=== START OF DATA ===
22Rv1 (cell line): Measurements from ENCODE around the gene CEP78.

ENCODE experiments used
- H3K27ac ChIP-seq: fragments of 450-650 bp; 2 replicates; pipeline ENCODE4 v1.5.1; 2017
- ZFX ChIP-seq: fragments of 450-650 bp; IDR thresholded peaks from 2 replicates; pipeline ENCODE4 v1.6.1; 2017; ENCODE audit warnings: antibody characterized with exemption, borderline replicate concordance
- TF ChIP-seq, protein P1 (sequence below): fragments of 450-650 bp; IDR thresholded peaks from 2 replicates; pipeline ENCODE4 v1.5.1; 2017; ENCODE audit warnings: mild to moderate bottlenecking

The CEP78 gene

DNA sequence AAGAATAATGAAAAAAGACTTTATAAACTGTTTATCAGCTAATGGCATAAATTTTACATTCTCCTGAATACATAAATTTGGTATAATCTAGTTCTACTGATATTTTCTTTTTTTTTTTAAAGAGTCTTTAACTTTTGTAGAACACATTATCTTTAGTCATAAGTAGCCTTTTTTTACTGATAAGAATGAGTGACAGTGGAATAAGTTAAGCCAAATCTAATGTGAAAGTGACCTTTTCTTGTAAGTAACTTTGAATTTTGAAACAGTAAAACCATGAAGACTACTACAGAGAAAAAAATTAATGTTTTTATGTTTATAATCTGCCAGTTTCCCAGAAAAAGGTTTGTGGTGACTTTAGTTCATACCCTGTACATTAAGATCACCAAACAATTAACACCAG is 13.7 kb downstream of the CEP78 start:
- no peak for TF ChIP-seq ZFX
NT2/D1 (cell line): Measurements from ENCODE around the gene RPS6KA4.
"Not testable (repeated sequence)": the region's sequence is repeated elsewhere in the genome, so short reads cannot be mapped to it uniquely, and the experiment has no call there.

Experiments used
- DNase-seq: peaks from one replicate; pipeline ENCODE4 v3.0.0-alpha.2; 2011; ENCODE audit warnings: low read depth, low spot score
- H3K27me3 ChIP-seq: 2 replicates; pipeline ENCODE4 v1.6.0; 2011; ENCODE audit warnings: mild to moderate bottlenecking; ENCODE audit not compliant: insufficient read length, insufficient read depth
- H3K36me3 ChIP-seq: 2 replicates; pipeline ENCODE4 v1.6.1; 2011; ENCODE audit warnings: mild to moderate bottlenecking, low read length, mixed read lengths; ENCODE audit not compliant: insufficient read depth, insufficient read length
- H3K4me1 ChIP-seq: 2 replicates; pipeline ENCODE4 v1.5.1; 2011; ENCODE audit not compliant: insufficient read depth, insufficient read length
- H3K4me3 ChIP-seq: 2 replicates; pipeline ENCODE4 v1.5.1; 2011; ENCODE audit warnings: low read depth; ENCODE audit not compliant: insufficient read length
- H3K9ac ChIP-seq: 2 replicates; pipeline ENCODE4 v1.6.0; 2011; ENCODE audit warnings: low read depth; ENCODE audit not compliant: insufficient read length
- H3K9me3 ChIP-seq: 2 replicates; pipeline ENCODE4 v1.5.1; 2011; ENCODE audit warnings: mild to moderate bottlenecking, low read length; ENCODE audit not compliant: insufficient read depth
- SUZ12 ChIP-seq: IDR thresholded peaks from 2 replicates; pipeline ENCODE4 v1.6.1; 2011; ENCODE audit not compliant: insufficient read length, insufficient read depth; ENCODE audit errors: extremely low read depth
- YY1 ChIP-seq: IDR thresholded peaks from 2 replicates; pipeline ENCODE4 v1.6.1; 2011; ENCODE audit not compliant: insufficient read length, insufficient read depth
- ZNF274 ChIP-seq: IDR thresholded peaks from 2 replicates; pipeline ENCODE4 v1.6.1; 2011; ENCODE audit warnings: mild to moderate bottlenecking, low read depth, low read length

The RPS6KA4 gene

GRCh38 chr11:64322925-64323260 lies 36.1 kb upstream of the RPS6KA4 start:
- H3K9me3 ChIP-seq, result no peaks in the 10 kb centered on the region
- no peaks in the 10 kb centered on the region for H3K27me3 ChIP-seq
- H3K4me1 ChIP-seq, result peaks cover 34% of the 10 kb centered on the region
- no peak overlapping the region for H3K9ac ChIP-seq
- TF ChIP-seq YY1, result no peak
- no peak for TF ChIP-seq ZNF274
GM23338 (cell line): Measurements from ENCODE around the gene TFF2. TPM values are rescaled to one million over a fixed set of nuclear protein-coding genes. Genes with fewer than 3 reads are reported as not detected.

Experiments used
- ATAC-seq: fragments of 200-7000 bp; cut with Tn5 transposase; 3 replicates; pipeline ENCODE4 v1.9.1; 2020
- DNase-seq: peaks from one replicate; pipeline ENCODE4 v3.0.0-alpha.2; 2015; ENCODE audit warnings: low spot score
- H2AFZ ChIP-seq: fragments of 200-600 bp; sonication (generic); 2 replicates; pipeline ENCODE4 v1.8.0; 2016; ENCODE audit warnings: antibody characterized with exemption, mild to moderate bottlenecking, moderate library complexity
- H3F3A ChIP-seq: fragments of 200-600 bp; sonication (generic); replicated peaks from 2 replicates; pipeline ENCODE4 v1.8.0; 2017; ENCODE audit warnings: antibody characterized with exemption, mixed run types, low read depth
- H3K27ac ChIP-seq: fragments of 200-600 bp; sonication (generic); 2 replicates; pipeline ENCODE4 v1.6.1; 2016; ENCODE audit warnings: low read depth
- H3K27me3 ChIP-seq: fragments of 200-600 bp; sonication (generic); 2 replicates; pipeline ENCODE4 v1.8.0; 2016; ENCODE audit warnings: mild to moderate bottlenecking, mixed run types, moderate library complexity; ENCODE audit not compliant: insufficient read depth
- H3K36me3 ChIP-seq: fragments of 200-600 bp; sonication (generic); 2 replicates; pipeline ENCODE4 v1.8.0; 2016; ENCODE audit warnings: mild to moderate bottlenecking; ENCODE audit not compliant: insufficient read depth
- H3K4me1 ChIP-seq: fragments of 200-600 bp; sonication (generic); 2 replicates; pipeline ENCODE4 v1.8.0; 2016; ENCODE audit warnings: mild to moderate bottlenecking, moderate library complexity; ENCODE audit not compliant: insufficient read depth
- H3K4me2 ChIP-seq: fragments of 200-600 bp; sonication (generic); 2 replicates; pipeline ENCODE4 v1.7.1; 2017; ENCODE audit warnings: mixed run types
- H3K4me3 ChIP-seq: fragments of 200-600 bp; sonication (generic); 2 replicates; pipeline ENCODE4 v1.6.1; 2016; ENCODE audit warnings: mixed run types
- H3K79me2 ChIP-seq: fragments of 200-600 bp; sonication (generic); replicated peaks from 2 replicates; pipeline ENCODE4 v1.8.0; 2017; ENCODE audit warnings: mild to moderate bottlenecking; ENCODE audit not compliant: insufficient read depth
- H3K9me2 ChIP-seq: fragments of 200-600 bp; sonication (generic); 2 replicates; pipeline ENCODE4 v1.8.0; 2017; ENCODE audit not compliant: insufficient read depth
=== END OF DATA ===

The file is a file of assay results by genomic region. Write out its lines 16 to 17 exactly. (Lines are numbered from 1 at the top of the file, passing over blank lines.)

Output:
- H3K4me3 ChIP-seq: 2 replicates; pipeline ENCODE4 v1.5.1; 2011; ENCODE audit warnings: low read depth; ENCODE audit not compliant: insufficient read length
- H3K9ac ChIP-seq: 2 replicates; pipeline ENCODE4 v1.6.0; 2011; ENCODE audit warnings: low read depth; ENCODE audit not compliant: insufficient read length